In another, though, they’re way off-base. Of course everyone can’t be welcomed to the Eucharist, because it’s a super bad mortal sin to receive Christ in a state of mortal sin. Denying communion to non-Catholics and those in a state of mortal sin is not hostile, it’s actually a work of mercy. An act of love. Which is why it’s so hard and painful to do, especially for a priest, whose entire life’s work is to bring Christ to the people.
There are, however, other ways to bring Christ to the people, and these are the ways in which we — again, me included — suck spectacularly. They’re also the ways that Christ brought himself to the people — He went to them.
He didn’t wait for them to come back to the temple, or to come for the the first time. He didn’t try to reach everyone, everywhere. He just walked over to the wrong side of the tracks and sat down and ate dinner with a few people. With a few prostitutes. I’m guessing it couldn’t have been that comfortable or easy for Christ, being sinless and God and all, to go into dens of literal iniquity and have dinner. He did it anyway — for the sake of those few souls.
It’s the job of the shepherds to find the sheep, to meet them where they are, so that’s what we should do. We should literally meet them where they are. If the missionaries of the modern Church — the priests and laypeople — really want to bring young adults back to the Church, the only way to attempt that is to go find a few instead of waiting for all of them to come back. That means doing uncomfortable things, like hanging out in bars in a clerical collar, or talking to the two mommies of the girl our kids are playing with at the local hipster playground. It means going out to serve those less fortunate — not materially, but spiritually. It means being willing to risk ourselves in a gamble friendship with someone who doesn’t agree with the Church’s teachings — not to show them that the teachings are true, but to show them that this is love, and it’s real. It means not being ruled by fear, not holing up in church groups and echo chambers in a desperate attempt to keep the outside world outside. It means giving, not preserving. Risking our talents — and with them, ourselves — rather than burying them. It’s frightening, dangerous work, and it’s exactly what Christ asked us to do.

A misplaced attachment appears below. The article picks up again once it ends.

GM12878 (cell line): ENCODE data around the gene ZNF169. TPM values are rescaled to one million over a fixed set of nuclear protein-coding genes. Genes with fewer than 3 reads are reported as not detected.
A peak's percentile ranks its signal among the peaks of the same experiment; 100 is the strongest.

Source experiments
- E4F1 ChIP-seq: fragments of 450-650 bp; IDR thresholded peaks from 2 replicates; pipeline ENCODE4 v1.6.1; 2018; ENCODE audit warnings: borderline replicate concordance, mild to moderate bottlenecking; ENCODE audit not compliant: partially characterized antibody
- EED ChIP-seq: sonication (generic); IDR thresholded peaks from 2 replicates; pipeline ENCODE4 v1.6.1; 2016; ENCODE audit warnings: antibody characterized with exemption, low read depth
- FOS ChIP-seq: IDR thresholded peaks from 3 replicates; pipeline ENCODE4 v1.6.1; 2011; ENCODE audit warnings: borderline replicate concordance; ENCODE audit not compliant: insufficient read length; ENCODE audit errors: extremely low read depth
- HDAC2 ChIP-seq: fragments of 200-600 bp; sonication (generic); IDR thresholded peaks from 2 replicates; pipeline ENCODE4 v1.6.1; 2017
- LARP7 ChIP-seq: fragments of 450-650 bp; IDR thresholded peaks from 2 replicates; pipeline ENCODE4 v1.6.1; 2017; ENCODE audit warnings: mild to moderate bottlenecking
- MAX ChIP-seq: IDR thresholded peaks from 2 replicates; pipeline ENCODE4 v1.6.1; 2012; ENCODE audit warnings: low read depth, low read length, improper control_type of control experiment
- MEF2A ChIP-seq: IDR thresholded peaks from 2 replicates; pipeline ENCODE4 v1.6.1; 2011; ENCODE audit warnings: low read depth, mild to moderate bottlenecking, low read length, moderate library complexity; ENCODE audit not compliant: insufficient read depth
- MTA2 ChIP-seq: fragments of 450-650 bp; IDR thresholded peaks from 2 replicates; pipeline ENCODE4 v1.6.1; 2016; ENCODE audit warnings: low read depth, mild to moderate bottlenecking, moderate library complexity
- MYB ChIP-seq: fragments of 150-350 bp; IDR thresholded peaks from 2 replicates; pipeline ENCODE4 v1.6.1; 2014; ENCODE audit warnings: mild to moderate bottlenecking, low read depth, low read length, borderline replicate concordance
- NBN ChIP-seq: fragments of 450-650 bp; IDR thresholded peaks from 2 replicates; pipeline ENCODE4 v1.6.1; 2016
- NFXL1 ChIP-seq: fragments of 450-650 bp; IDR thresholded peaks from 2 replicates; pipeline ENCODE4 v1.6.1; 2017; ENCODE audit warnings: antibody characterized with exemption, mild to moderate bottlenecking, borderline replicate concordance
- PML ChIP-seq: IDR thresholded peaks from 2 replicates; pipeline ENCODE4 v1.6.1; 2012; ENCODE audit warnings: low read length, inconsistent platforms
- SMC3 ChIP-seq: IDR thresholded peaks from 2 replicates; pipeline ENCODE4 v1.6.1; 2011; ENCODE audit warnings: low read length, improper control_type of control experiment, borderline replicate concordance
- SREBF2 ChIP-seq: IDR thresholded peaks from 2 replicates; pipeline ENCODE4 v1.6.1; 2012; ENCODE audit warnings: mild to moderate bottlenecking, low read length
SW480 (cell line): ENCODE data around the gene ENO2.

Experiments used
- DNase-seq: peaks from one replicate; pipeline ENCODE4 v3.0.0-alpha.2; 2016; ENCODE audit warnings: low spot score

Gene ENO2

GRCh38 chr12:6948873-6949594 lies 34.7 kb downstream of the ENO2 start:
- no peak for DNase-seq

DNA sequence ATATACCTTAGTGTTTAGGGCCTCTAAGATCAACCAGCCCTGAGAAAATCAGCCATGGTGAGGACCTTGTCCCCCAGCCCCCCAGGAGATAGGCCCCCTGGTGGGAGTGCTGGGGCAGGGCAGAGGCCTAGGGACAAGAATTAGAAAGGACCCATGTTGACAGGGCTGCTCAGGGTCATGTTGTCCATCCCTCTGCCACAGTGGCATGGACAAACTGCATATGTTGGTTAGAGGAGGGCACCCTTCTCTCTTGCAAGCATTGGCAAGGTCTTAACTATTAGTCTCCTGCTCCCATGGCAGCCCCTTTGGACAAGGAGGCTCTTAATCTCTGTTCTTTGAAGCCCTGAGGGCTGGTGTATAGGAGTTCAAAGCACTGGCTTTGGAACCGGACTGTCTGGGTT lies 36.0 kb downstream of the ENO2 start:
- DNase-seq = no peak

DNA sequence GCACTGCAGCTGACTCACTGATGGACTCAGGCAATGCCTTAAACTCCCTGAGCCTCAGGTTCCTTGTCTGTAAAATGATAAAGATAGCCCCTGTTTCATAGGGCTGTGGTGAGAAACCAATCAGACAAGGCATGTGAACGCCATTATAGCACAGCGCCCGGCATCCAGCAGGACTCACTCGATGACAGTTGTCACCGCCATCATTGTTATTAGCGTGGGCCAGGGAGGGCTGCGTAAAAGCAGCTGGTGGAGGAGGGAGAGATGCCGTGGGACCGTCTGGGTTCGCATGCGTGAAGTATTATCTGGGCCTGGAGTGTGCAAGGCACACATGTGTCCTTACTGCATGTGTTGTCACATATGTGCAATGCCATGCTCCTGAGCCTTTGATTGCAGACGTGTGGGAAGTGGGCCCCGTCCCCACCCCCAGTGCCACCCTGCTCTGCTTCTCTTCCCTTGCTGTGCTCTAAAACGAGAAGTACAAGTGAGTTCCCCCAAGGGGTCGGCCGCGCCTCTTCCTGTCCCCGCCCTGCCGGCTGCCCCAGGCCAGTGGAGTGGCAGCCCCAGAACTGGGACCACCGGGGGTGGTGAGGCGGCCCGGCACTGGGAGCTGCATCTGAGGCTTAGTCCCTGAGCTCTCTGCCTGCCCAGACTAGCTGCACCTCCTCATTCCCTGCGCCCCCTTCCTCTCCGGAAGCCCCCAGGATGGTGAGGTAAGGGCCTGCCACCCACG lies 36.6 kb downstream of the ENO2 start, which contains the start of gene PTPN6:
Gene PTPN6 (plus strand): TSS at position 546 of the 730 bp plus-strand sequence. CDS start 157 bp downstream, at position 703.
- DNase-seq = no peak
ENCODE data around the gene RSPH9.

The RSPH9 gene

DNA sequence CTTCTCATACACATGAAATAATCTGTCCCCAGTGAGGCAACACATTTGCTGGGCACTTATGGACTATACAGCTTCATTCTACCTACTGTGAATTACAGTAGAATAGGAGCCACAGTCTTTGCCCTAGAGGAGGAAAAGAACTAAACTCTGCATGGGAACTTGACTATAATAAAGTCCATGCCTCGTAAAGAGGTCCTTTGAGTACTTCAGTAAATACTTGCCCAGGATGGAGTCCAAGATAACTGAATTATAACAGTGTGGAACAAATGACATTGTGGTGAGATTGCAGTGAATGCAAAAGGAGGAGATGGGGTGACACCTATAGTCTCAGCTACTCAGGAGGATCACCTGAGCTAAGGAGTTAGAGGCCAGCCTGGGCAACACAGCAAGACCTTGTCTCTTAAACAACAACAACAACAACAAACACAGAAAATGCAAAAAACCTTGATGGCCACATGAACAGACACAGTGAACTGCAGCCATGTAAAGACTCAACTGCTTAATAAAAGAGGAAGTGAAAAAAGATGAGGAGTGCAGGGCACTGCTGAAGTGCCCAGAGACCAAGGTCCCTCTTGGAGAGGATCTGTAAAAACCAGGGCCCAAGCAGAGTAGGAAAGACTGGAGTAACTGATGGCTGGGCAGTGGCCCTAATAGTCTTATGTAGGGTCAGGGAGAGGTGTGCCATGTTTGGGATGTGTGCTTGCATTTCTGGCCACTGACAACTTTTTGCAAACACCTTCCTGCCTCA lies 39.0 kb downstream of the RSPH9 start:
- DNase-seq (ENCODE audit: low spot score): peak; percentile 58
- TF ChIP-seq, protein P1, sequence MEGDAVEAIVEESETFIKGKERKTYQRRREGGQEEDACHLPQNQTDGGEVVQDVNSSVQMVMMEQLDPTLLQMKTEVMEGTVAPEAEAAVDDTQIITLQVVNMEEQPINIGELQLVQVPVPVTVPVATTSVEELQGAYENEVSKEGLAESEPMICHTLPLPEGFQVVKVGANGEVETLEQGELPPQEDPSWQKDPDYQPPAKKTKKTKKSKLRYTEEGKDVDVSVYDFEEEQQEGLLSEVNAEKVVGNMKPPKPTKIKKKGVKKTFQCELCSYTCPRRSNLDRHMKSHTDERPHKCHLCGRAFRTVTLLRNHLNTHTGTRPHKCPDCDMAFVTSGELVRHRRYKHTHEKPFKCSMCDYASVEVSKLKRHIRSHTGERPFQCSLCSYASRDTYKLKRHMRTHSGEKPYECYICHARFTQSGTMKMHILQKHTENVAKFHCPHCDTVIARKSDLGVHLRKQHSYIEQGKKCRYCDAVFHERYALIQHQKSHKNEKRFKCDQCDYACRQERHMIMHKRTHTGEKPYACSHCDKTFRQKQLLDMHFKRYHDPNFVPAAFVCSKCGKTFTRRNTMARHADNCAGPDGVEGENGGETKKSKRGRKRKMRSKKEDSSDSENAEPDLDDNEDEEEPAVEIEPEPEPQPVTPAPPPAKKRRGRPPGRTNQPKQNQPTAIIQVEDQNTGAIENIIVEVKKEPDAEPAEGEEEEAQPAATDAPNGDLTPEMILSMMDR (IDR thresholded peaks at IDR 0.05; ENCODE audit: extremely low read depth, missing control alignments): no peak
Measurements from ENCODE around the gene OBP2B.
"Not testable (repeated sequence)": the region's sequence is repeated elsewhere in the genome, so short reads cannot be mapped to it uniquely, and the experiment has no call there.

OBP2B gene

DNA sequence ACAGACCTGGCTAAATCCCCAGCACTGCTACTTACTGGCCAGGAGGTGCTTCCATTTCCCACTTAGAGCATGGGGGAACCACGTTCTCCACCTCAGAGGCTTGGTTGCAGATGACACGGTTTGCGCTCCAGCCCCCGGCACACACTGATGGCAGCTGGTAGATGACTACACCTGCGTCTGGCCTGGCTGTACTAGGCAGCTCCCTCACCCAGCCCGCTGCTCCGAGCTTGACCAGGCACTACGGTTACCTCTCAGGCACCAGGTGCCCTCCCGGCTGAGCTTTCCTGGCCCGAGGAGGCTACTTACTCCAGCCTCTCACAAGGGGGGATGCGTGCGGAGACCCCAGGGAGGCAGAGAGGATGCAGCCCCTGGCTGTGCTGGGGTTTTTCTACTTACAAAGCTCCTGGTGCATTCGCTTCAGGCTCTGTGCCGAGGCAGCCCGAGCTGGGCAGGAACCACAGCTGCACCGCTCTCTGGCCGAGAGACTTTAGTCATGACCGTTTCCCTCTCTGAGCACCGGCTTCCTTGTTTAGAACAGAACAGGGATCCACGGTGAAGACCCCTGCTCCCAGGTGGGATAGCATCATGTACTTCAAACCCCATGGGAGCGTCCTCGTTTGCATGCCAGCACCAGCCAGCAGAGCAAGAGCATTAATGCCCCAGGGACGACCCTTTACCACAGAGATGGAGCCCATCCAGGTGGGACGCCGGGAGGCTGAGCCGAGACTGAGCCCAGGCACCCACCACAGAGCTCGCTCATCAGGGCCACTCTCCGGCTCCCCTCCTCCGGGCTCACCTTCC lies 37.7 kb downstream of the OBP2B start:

All that is not to say that this will quickly result in a thriving young adult presence in all parishes, everywhere. At best, maybe one or two young adults will come back to Mass, and maybe just sporadically. That’s enough, though, because those souls matter. It’s the long game we’re playing, focusing on the person in front of us, one at a time, because that’s how conversion happens. That’s how mine happened. That’s how lives are sanctified…one step at a time.
In the end, the truth is that there’s only so much we can do to bring young adults back to the Church. The Church has always, in every age, stood in contradiction to the culture. It cannot do anything else. If the Church folds and gives the masses what they want now, it won’t be capable of giving the individual person what he or she needs later. There will come a time when the heady euphoria of a culture high on relativism will crash, and the Church must be there to pick up the pieces. Same as ever.